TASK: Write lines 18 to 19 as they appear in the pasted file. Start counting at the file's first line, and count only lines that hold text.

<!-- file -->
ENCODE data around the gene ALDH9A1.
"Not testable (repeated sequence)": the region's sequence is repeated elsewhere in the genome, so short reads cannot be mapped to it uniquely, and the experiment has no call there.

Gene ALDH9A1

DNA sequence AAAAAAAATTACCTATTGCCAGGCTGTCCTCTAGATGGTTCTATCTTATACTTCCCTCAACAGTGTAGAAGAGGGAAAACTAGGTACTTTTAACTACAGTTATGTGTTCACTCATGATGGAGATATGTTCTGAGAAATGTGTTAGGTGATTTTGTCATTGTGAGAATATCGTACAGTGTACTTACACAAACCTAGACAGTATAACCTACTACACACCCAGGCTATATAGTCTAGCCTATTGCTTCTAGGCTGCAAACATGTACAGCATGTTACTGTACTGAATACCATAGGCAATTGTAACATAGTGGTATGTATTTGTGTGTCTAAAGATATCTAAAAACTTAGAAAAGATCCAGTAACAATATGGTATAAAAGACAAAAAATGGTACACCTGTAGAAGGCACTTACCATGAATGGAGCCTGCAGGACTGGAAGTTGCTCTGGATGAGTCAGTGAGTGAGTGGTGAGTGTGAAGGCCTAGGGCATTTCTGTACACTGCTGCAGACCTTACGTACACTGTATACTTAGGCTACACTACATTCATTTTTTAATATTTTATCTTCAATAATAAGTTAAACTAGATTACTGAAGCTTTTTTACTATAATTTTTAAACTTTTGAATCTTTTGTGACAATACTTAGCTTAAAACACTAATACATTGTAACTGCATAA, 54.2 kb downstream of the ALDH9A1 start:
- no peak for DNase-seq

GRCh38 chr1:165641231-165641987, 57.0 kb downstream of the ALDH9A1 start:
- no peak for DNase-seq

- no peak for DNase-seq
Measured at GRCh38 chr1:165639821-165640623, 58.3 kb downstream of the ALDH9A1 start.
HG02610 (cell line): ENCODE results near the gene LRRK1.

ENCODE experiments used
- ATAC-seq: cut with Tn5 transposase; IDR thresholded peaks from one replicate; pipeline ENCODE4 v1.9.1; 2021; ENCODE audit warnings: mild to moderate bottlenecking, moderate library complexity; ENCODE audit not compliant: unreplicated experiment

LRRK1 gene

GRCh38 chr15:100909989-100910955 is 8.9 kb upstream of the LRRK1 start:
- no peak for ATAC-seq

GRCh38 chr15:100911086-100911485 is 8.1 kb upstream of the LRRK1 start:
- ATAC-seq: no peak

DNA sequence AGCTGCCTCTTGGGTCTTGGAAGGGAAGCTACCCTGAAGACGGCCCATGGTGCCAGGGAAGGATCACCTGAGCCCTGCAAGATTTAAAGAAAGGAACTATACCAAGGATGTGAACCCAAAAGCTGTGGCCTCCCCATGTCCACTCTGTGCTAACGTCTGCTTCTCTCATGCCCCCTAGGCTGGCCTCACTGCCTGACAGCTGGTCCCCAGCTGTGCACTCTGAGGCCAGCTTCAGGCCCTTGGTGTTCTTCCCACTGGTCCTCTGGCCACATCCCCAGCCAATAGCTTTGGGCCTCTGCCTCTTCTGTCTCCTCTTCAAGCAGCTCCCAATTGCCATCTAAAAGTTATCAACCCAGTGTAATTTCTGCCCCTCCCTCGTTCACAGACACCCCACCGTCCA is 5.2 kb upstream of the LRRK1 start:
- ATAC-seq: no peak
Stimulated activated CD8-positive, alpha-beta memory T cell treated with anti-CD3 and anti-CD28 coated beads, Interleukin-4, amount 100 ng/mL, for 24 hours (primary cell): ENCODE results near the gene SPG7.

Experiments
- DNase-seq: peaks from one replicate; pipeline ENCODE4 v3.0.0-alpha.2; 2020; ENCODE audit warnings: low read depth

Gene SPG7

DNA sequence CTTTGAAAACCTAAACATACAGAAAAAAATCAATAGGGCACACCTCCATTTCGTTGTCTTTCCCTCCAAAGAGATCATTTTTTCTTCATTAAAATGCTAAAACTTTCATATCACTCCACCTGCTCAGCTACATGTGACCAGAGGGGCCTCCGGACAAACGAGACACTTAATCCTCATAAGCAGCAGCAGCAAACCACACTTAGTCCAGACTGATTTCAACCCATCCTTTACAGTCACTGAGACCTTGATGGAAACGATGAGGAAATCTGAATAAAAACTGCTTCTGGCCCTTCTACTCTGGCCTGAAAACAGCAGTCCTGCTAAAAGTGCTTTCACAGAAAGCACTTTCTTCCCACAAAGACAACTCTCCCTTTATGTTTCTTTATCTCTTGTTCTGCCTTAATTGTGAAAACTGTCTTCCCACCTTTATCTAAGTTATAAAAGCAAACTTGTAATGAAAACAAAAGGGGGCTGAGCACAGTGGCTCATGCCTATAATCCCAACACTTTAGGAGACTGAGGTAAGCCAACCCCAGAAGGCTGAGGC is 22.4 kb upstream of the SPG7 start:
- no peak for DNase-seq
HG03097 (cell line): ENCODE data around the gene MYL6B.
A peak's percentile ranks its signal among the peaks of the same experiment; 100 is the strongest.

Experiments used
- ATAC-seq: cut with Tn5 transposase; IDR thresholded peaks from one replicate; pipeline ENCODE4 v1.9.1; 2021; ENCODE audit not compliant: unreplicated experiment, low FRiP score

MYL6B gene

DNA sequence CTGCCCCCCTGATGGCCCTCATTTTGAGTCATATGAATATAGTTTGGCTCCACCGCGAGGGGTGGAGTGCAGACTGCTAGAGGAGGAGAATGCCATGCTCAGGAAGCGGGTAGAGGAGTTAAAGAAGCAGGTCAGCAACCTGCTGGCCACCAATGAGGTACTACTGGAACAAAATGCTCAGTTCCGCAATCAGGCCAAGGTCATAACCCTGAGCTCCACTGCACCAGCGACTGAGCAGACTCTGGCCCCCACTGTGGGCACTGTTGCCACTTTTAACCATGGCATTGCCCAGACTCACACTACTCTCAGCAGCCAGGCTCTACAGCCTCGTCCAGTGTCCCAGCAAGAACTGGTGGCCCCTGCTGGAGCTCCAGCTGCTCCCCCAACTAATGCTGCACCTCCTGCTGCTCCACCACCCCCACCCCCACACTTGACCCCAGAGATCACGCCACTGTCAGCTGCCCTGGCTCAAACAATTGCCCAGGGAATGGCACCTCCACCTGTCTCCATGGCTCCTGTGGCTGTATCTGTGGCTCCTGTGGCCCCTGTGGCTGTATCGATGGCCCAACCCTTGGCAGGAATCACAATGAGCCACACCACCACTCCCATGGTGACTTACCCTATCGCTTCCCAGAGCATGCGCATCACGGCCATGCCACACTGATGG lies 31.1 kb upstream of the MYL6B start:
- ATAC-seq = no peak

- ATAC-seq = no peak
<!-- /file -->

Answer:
DNA sequence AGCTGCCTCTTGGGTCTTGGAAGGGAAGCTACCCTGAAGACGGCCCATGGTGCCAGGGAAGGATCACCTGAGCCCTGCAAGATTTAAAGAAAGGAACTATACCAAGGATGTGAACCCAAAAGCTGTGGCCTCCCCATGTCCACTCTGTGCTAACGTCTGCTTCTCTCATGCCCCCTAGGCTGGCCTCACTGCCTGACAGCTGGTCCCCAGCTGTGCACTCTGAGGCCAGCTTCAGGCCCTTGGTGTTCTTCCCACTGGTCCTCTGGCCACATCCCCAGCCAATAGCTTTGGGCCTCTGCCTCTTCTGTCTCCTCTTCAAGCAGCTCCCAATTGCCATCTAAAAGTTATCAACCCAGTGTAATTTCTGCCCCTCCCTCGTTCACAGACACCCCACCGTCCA is 5.2 kb upstream of the LRRK1 start:
- ATAC-seq: no peak